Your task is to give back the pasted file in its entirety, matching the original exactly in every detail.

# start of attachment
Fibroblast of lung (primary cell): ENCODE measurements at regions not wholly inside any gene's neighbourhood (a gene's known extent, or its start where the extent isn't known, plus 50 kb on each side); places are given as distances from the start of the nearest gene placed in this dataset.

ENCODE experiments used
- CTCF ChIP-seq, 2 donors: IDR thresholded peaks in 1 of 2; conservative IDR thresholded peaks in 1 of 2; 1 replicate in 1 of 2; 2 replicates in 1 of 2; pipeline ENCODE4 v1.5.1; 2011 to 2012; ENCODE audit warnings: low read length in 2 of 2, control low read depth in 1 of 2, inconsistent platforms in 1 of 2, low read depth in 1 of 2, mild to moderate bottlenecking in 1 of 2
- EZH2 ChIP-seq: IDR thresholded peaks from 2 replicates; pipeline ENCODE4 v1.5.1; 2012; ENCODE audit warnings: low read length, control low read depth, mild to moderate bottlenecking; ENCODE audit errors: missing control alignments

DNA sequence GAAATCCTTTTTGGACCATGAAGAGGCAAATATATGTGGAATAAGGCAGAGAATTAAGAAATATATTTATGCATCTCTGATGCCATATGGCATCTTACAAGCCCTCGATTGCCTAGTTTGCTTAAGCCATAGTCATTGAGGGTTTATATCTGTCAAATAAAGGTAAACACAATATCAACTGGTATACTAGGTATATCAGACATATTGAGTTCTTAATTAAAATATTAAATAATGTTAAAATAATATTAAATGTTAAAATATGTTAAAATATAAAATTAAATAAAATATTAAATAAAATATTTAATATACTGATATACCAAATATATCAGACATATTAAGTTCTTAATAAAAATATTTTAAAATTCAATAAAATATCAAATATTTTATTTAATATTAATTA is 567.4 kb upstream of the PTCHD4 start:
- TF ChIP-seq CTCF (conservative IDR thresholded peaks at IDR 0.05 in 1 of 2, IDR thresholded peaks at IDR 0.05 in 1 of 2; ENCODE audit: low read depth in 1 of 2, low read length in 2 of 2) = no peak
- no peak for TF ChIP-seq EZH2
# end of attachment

Fibroblast of lung (primary cell): ENCODE measurements at regions not wholly inside any gene's neighbourhood (a gene's known extent, or its start where the extent isn't known, plus 50 kb on each side); places are given as distances from the start of the nearest gene placed in this dataset.

ENCODE experiments used
- CTCF ChIP-seq, 2 donors: IDR thresholded peaks in 1 of 2; conservative IDR thresholded peaks in 1 of 2; 1 replicate in 1 of 2; 2 replicates in 1 of 2; pipeline ENCODE4 v1.5.1; 2011 to 2012; ENCODE audit warnings: low read length in 2 of 2, control low read depth in 1 of 2, inconsistent platforms in 1 of 2, low read depth in 1 of 2, mild to moderate bottlenecking in 1 of 2
- EZH2 ChIP-seq: IDR thresholded peaks from 2 replicates; pipeline ENCODE4 v1.5.1; 2012; ENCODE audit warnings: low read length, control low read depth, mild to moderate bottlenecking; ENCODE audit errors: missing control alignments

DNA sequence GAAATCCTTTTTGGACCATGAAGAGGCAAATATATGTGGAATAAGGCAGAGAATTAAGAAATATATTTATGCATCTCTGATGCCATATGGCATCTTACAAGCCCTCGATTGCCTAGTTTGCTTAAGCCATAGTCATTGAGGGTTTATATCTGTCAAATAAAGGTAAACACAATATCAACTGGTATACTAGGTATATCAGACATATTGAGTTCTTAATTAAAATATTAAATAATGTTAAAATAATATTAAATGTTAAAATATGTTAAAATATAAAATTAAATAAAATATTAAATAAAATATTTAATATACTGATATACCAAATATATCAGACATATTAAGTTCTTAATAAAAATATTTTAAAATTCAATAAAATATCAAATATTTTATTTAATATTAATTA is 567.4 kb upstream of the PTCHD4 start:
- TF ChIP-seq CTCF (conservative IDR thresholded peaks at IDR 0.05 in 1 of 2, IDR thresholded peaks at IDR 0.05 in 1 of 2; ENCODE audit: low read depth in 1 of 2, low read length in 2 of 2) = no peak
- no peak for TF ChIP-seq EZH2